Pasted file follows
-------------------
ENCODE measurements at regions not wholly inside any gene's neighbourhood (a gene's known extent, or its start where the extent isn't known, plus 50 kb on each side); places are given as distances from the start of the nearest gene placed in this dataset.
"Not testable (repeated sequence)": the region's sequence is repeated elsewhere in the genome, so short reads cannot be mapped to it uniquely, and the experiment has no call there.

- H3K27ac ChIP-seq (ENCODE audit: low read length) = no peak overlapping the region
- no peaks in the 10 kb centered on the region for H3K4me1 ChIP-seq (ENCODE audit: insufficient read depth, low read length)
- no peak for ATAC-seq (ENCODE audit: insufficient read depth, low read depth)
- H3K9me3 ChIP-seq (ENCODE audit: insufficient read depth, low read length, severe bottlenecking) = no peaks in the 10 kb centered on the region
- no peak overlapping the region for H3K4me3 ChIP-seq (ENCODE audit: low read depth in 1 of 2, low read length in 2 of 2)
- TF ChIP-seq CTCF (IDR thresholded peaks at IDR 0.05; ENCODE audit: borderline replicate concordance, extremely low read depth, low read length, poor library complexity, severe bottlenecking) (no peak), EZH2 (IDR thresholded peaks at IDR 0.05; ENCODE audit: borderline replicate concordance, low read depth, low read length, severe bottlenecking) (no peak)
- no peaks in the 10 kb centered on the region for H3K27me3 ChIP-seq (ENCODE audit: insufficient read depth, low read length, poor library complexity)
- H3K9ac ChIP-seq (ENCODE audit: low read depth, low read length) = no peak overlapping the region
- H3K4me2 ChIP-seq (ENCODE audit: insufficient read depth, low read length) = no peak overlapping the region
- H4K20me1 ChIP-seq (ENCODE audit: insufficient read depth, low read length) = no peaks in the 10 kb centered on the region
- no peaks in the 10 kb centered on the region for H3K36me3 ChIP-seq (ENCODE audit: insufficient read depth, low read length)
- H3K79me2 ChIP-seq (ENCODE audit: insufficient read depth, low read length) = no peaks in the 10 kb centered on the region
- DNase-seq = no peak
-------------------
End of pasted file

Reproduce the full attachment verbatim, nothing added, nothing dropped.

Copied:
ENCODE measurements at regions not wholly inside any gene's neighbourhood (a gene's known extent, or its start where the extent isn't known, plus 50 kb on each side); places are given as distances from the start of the nearest gene placed in this dataset.
"Not testable (repeated sequence)": the region's sequence is repeated elsewhere in the genome, so short reads cannot be mapped to it uniquely, and the experiment has no call there.

- H3K27ac ChIP-seq (ENCODE audit: low read length) = no peak overlapping the region
- no peaks in the 10 kb centered on the region for H3K4me1 ChIP-seq (ENCODE audit: insufficient read depth, low read length)
- no peak for ATAC-seq (ENCODE audit: insufficient read depth, low read depth)
- H3K9me3 ChIP-seq (ENCODE audit: insufficient read depth, low read length, severe bottlenecking) = no peaks in the 10 kb centered on the region
- no peak overlapping the region for H3K4me3 ChIP-seq (ENCODE audit: low read depth in 1 of 2, low read length in 2 of 2)
- TF ChIP-seq CTCF (IDR thresholded peaks at IDR 0.05; ENCODE audit: borderline replicate concordance, extremely low read depth, low read length, poor library complexity, severe bottlenecking) (no peak), EZH2 (IDR thresholded peaks at IDR 0.05; ENCODE audit: borderline replicate concordance, low read depth, low read length, severe bottlenecking) (no peak)
- no peaks in the 10 kb centered on the region for H3K27me3 ChIP-seq (ENCODE audit: insufficient read depth, low read length, poor library complexity)
- H3K9ac ChIP-seq (ENCODE audit: low read depth, low read length) = no peak overlapping the region
- H3K4me2 ChIP-seq (ENCODE audit: insufficient read depth, low read length) = no peak overlapping the region
- H4K20me1 ChIP-seq (ENCODE audit: insufficient read depth, low read length) = no peaks in the 10 kb centered on the region
- no peaks in the 10 kb centered on the region for H3K36me3 ChIP-seq (ENCODE audit: insufficient read depth, low read length)
- H3K79me2 ChIP-seq (ENCODE audit: insufficient read depth, low read length) = no peaks in the 10 kb centered on the region
- DNase-seq = no peak